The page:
I conceived of The Charging Bull of Terry County as my own literary reflection on Tolstoy’s War and Peace via the saga of an American family with a proud military history dealing with loss on various levels; loss of life, innocence, etc. Thoroughly embroiled in the fictional struggles of my characters two years ago, I found the writing took on new dimensions with a bolt from the blue in the form of a phone call telling me a friend had died in a car crash. I doubt this changed a single word I wrote but it gave to each word nuances of a greater intensity. The pathos of the writing deepened for me to the point that I was later astonished to see the Kirkus reviewer calling the book hilarious.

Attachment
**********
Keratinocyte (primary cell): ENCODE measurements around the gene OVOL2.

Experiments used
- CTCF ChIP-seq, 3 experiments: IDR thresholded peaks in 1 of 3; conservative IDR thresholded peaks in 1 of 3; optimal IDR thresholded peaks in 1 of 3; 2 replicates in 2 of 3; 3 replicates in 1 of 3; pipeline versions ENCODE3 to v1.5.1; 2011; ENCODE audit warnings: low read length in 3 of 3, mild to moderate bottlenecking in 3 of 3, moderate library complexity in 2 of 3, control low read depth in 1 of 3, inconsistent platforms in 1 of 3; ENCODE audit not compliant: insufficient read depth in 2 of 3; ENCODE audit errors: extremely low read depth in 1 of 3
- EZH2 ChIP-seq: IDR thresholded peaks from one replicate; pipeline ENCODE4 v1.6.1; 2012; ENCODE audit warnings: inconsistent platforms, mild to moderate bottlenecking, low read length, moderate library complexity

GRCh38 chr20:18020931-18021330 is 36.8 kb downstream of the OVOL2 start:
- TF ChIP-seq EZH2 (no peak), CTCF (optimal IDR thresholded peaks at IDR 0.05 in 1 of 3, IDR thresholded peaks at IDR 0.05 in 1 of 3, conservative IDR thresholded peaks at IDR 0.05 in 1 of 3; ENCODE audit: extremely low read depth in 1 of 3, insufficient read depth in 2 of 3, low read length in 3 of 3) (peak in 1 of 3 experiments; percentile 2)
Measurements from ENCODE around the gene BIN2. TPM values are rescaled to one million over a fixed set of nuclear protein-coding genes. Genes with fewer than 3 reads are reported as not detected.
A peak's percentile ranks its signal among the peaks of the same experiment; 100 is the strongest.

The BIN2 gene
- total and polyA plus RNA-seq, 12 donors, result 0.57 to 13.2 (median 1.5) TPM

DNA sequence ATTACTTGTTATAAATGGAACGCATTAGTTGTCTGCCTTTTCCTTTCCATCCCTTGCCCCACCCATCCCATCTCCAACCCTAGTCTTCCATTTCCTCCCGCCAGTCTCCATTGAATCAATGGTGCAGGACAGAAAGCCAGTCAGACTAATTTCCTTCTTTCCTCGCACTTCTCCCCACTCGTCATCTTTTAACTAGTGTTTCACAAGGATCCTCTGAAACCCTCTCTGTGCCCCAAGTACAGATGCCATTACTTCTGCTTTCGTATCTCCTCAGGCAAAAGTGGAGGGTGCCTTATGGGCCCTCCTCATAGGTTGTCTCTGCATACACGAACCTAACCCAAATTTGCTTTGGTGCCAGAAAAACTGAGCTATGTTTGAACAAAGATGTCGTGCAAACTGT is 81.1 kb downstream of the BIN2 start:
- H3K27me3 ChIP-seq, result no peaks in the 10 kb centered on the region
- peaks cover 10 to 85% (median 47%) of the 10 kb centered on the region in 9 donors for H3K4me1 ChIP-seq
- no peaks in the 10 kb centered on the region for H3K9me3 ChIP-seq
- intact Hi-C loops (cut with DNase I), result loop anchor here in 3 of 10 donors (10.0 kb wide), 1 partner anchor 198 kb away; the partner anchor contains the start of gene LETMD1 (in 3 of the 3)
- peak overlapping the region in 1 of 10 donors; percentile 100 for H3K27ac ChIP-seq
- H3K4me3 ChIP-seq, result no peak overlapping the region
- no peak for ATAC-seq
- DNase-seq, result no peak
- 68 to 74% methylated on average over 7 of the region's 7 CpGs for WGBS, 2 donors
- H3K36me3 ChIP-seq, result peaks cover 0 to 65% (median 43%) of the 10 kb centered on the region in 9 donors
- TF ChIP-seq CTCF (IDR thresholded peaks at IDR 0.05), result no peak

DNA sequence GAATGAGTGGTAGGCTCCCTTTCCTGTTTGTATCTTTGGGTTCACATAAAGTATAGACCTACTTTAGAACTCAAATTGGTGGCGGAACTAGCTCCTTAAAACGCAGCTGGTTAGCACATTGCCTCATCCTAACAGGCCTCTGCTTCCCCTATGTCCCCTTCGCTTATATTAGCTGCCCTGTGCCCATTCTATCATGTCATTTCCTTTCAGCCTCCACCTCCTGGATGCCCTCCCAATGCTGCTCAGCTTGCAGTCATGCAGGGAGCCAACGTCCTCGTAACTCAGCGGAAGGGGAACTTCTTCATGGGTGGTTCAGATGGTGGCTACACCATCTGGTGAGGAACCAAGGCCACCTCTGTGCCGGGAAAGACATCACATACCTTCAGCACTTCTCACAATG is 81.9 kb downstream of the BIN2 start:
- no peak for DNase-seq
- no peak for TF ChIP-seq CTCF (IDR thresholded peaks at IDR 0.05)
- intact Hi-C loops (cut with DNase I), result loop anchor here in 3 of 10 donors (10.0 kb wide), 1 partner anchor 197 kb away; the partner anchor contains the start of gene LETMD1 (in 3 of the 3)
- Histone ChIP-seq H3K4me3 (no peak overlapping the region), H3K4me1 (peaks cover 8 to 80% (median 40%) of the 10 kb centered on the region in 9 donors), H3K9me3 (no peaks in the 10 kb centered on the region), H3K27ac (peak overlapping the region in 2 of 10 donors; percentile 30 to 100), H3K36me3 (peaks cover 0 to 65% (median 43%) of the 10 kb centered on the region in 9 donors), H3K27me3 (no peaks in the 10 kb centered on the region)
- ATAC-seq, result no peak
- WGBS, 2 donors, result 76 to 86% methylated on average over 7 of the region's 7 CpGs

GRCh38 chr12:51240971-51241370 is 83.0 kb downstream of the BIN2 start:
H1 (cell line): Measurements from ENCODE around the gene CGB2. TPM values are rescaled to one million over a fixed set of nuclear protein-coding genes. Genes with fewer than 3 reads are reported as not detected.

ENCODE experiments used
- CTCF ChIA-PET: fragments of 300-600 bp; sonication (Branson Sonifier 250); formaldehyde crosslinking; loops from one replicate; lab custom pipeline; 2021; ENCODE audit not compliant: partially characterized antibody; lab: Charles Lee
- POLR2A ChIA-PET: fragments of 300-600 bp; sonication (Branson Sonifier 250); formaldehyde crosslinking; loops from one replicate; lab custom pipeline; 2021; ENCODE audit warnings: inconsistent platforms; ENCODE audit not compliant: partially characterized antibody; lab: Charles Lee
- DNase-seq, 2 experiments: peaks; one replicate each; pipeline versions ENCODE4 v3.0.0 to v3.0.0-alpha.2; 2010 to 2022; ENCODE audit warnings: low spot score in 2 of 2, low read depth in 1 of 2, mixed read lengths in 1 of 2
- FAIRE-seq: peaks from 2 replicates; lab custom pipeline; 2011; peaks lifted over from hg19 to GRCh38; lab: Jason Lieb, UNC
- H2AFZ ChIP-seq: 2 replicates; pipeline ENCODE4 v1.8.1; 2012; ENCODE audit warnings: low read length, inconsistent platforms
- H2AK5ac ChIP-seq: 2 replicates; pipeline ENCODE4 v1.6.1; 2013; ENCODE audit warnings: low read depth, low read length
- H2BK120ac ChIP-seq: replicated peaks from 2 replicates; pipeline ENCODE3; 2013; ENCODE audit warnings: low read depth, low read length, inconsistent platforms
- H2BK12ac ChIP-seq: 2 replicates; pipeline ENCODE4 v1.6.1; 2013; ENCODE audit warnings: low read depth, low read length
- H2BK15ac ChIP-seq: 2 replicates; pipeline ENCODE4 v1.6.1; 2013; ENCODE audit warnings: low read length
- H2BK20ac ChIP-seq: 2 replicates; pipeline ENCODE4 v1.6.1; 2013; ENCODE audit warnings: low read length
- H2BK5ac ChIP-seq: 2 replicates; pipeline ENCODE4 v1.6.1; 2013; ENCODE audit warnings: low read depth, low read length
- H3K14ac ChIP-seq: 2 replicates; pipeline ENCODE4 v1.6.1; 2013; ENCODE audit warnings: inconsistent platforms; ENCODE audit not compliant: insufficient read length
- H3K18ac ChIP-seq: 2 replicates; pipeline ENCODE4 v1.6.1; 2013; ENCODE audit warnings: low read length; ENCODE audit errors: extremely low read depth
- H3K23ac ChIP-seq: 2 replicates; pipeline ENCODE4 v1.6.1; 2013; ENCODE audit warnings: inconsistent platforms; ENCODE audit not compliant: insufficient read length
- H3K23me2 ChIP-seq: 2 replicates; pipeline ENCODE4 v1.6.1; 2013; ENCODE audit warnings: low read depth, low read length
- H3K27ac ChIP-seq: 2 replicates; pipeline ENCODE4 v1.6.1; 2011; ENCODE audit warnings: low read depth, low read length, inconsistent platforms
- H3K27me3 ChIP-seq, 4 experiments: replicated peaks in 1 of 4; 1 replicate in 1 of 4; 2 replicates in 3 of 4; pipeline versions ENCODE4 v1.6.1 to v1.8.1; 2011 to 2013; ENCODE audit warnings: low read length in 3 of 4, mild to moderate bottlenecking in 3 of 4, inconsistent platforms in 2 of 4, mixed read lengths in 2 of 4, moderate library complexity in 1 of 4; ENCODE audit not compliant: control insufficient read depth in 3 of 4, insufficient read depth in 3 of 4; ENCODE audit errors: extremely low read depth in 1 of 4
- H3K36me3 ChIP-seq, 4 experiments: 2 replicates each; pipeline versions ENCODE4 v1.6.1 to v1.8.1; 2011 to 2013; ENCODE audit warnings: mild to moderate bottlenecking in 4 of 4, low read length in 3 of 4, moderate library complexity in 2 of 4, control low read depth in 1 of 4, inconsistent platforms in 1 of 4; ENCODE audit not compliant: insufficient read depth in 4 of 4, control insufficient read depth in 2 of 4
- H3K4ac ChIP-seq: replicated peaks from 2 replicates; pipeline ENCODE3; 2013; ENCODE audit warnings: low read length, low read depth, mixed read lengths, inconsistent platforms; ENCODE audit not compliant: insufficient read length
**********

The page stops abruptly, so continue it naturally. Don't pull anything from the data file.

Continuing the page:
Once upon a time I thoroughly enjoyed in a cathartically devastating sort of way a live complete-text performance of Shakespeare’s Richard II. At the point the king is murdered after three hours of unrelenting drama there was not a dry eye in the house even in the embarrassed face of the poor guy in the front row who burst out laughing. The buildup of tension requires comic relief even when the writer stubbornly withholds it. To date I have never been able to withhold the humor and see no reason yet to try. My most serious work contains a sting of wit, a stimulus of humor, a spoonful of sugar to help the philosophical go down whether I consciously intend it or not. I find it funny in the sense of odd or interesting that I never meant to be funny in the sense of hilarious. The words just came out that way as I dealt with the serious issue of loss in its manifold manifestation. I think if Bill were still with us, he would be laughing his ass off.